We welcome your help to improve our coverage of this issue. Any examples or experiences to relate? Any links to other news, data or research to shed more light on this? Any insight or views on what might happen next or what should happen next? Any errors to correct?

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11 Comments

As a texter would say... OMG...

This case is one of the best arguments I've seen against extending the government guarantee scheme from banks to finance companies.

Obviously Treasury couldn't (or didn't) have time (or something) to do any checks before giving them the guarantee.

Astonishing.

cheers

Bernard

And what was the trustee Graham Miller from Covenant doing during this period of entertainment?

cheers

Bernard

It remains to be seen just who stood to gain from the guarantee...if we ever find out who has been paid out....another case for the secret vault beneath the Beehive !

Bernard - don't you mean where were the auditors, and the expert advisors appointed by the Trustee? Presumably there were bugger all loans to review here, any issues would stand out like a sore thumb.  Why has so little hit the press on this. If experts are so hopeless why have them? Even PWC aren't immune, they have got it wrong in some large failures. Scarely they and others audit our banks! What have they missed there?  

Yes, kane02, one example of the expert getting it badly wrong was John Waller, then of PwC. He told Hanover investors in 2008 they could get back up to 83c in the dollar - http://www.interest.co.nz/news/little-reward-horizon-beleaguered-ex-hano...

Doesn't seem likely now...

conversely Gareth I know that within 1 week of Waller being appointed receiever for Provinicial  he stated privately they would get close to 100% back for investors! PWC got 93%? and Bluestone made a fortune out of the remnants of the book they purchased. Also if the shareholders had tipped $15m of equity in prior to the Trustee pulling the plug then presuambly investors would have got 100% back. This tells me that receivership was unnecessary and that the Trustee was more than likely trigger happy. Provincial "freaked" the market and got the ball rolling. My personal view is that fundamentally the consumer finance market wasn't too bad at the time. The property finance market was a recipe for disaster. Most losses (substantial) seem to have come from here.  And yet market commentators and so called "experts" were telling mums and dads to put money in the likes of Strategic (bricks and mortar) and that they were all good. If only we had a crystal ball....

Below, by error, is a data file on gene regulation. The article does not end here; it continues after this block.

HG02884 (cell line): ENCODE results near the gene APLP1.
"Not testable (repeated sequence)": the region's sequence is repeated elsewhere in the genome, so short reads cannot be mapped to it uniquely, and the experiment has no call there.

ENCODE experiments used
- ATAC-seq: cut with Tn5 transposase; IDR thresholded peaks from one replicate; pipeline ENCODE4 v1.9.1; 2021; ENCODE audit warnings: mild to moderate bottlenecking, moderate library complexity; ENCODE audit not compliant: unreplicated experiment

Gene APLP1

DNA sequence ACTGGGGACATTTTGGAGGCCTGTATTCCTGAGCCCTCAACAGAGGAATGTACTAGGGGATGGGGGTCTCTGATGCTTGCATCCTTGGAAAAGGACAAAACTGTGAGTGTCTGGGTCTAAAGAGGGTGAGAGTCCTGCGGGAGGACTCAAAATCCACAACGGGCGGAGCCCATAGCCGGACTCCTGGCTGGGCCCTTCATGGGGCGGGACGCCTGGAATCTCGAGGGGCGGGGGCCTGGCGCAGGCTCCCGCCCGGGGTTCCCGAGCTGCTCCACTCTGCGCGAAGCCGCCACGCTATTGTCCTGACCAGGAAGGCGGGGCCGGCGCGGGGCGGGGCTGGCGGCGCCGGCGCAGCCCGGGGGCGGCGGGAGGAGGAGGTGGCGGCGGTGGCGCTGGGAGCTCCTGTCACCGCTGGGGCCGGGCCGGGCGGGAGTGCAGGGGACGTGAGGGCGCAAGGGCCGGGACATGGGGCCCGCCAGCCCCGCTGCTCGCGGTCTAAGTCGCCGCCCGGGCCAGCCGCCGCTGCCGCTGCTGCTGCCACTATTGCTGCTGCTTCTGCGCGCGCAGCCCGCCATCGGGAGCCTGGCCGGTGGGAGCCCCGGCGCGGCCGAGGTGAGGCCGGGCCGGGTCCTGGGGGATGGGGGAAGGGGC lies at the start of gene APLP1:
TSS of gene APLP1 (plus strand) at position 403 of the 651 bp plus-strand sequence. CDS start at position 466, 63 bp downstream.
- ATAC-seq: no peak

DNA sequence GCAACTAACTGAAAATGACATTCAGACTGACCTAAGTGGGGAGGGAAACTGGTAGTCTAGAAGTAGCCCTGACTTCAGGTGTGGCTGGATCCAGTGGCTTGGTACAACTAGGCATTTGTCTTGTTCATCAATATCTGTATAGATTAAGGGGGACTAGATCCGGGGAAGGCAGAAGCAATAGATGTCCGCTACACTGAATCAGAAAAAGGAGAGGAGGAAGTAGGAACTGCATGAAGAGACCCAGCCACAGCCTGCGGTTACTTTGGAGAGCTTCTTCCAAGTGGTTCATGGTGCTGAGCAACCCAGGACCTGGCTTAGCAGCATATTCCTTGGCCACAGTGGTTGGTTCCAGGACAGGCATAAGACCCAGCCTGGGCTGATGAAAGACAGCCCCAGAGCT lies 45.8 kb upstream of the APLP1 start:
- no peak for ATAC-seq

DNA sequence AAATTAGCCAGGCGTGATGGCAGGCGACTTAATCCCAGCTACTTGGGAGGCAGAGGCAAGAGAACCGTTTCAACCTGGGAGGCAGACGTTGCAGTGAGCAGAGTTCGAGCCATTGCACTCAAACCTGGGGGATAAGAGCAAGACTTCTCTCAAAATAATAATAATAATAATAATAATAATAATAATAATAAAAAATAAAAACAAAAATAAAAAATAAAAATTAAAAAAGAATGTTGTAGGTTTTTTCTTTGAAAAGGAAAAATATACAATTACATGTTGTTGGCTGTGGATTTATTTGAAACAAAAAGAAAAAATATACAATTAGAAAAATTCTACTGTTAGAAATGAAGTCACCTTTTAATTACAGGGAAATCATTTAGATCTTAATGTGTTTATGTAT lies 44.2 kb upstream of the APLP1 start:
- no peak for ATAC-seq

Bernard, OMG indeed!!

 

How do I opt out of paye and gst in this country? I could just cut back my working hours appropriately and keep my net pay the same, and in lieu of handing over $$ to the government for the paid hours work I do that go in tax, I could just do a bit of road sweeping here, teach some kids some maths there etc. etc.

Hand your IRD number back in writing!

Another great example of the govts fine use of taxpayers productivity and endeavor.

Some comments from the SFO here on its investigation into Rockforte - http://www.nzherald.co.nz/personal-finance/news/article.cfm?c_id=12&obje...